SAINTS IN TRIPLICATE: COSMAS AND DAMIAN AND THE TALKING CAMEL

Do you remember the popular Disney movie from the 1960s called “The Parent Trap”?  In it, a girl goes to camp and discovers that she has an identical twin.  It is actually based on a 1949 story by the German author Erich Kästner titled Das Doppelte Lottchen, “Doubled Lottie.”  Today’s icon saints are like the “Doubled Lottie” story gone extreme.

To make it very simple, there are two saints very prominent throughout Eastern Orthodoxy, whether in Greek, Russian, or Balkan iconography.  They are called in English Cosmas and Damian, in Russia Kozma and Domian (sometimes spelled Damian), and in Greek Kosmas and Damianos.

As you already know from previous postings, the Eastern Orthodox calendar of saints is filled with confused and dubious stories, and Cosmas and Damian exemplify that. Why?  Because in that calendar there are three different pairs of brothers with exactly the same names and titles, and all were physicians.

1.  There is the Cosmas and Damian pair of brothers and physicians celebrated on July 1, said to have been born in Rome.
2.  There is the Cosmas and Damian pair of brothers and physicians celebrated on October 17th, said to have been born in Arabia.
3.  There is the Cosmas and Damian pair of brothers and physicians celebrated on November 1, said to have been born in Asia Minor.

To confuse matters further, all three pairs are given the title ΑΝΑΡΓΥΡΟΙ (Anargyroi)  in Greek.  An– means “without” –Argyr– means “silver,” and the –oi ending indicates the plural.  “Without silver” means that they did not accept payment (think silver coins) for their medical services, something that would horrify today’s medical profession, at least in the United States.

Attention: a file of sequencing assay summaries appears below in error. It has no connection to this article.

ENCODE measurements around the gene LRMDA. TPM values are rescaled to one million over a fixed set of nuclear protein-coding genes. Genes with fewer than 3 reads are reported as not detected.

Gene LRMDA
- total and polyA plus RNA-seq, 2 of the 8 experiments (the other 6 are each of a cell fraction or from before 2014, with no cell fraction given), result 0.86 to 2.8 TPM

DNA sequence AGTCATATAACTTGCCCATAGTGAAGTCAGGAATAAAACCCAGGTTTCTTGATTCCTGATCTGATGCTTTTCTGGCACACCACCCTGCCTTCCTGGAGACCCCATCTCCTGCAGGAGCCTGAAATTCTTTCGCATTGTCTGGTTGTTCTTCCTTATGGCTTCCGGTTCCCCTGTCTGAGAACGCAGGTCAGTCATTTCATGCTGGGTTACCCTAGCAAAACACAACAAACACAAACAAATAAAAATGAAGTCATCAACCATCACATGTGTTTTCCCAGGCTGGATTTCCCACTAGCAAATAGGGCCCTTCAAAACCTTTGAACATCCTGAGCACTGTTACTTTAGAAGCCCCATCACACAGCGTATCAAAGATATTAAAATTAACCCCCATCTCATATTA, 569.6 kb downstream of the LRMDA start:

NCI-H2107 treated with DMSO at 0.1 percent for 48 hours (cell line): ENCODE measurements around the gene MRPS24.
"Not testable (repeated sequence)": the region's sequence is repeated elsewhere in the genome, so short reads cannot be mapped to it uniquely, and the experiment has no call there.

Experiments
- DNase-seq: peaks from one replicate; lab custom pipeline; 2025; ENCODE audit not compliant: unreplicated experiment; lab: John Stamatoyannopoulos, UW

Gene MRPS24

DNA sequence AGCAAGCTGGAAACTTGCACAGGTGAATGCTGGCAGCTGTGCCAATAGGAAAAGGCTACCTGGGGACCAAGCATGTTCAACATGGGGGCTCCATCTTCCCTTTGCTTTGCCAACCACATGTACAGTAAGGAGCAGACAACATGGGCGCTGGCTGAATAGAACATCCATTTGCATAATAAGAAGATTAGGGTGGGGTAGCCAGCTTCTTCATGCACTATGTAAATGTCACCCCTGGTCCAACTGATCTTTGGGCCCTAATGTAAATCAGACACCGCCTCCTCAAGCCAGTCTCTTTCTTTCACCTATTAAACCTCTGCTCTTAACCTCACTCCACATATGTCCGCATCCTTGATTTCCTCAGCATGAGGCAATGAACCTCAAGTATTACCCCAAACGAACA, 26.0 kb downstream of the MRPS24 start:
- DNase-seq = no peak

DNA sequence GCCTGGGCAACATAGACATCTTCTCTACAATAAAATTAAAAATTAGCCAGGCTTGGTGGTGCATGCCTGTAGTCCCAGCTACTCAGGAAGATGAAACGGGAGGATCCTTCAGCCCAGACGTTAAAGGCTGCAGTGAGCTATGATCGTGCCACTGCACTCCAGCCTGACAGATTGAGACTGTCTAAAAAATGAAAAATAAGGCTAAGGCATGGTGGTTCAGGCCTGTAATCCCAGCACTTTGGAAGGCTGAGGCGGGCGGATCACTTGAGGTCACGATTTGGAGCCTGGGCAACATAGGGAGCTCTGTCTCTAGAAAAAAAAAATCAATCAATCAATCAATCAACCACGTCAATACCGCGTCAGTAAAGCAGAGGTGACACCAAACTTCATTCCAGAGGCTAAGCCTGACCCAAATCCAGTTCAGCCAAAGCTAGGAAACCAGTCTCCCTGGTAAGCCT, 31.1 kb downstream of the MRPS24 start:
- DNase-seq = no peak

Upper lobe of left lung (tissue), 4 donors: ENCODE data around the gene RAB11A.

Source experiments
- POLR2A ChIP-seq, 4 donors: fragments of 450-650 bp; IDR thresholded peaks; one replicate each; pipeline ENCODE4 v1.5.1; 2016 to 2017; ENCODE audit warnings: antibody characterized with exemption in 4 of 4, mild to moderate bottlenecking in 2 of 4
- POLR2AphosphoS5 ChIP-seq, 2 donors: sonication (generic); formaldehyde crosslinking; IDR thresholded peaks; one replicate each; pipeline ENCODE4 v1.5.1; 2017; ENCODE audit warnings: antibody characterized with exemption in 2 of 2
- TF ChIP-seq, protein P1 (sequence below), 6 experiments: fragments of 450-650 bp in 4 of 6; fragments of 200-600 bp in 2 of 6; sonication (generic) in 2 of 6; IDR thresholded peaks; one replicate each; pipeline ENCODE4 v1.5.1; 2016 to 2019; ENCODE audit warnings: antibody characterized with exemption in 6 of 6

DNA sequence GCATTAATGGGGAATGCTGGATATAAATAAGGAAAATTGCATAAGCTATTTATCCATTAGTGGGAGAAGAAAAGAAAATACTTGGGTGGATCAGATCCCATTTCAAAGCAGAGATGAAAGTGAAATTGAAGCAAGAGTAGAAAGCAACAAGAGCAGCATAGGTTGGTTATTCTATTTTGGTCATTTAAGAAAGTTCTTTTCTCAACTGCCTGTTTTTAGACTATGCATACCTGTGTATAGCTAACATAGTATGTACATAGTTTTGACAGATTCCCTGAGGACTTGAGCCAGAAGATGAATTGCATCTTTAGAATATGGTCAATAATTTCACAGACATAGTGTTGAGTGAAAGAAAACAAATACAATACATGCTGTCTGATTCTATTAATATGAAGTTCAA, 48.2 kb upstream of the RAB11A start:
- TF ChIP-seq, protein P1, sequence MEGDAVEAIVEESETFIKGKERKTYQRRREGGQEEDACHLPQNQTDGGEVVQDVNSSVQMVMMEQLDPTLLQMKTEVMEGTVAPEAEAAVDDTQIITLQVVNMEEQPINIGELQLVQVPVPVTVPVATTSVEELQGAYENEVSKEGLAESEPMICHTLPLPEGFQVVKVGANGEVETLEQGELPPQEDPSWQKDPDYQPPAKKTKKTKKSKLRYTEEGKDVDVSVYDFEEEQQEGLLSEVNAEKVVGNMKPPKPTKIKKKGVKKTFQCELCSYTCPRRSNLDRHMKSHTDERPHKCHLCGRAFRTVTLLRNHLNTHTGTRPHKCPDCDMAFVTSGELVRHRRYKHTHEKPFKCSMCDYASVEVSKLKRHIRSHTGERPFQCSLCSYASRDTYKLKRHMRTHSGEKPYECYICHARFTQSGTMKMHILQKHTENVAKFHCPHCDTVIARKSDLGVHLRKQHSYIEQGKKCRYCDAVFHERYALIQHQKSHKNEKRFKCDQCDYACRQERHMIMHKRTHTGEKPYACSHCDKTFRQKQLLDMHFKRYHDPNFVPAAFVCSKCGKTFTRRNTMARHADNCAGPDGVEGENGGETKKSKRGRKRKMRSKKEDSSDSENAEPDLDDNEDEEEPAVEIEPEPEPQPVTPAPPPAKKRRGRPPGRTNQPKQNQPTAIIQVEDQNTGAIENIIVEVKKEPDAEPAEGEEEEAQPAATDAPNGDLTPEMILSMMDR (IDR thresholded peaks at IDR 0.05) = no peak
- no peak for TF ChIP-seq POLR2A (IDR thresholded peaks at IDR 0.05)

In Russia they are called БЕЗСРЕБРЕННИКИ (Bezsrebrenniki).  Bez– means “without” “—-srebren-” means “silver,” –nik- means loosely “person” and the –i ending indicates the plural, so the meaning is much the same as in Greek, “those who are without silver,” again the significance is that they did not take money for their healing services.  Both the Greek and Slavic titles are generally translated loosely into Engish as “Unmercenaries.”

Modern scholars of hagiography tell us that these three pairs of physician brothers/twins/unmercenaries, all of whom are martyrs, are in fact the same original pair in triplicate, with differing biographies added to them over time.  They opine that this replication of the same pair of saints came about because churches in different locations where the saints were particularly honored came, over time, to assume that “their” Cosmas and Damian were different than the Cosmas and Damian commemorated elsewhere.  As we have seen, the ranks of Eastern Orthodox saints have never really been critically examined by the Eastern Orthodox, who have never had an investigative office such as the Bollandists in the Roman Catholic Church, and so the lives of the Eastern Orthodox saints are often confused and wholly or partly fictitious.

All of that is interesting background, but the thing to remember about the iconography of Cosmas and Damian is that those one generally sees in Russian icons are the Cosmas and Damian born supposedly in Asia Minor sometime not later than the 4th century, where also they were said to have been martyred for their faith in the 3rd century (as you can see, even their dates are confused and uncertain).